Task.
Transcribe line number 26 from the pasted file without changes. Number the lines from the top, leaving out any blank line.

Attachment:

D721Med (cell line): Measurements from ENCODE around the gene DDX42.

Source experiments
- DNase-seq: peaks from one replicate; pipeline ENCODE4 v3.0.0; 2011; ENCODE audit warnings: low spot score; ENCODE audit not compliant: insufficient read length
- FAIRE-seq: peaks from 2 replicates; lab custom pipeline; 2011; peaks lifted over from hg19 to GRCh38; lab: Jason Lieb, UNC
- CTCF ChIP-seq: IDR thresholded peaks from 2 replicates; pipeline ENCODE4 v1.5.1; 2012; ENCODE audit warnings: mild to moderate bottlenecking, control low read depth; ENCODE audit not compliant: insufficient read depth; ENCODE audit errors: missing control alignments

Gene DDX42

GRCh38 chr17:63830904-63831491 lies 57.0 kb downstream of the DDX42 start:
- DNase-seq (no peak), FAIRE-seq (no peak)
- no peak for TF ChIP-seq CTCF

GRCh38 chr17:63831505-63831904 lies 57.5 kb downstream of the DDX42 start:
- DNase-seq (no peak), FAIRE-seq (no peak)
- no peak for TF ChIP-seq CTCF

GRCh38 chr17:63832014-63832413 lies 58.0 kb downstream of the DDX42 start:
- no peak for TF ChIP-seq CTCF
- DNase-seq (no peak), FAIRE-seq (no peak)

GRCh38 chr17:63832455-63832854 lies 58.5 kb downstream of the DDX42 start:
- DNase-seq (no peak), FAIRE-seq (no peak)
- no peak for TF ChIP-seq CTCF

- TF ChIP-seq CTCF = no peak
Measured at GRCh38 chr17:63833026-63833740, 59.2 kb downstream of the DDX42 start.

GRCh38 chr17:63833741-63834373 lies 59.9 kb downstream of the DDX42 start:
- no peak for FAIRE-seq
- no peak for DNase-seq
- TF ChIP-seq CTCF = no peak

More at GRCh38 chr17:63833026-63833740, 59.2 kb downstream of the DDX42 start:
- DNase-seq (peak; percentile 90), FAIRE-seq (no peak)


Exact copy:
- DNase-seq (peak; percentile 90), FAIRE-seq (no peak)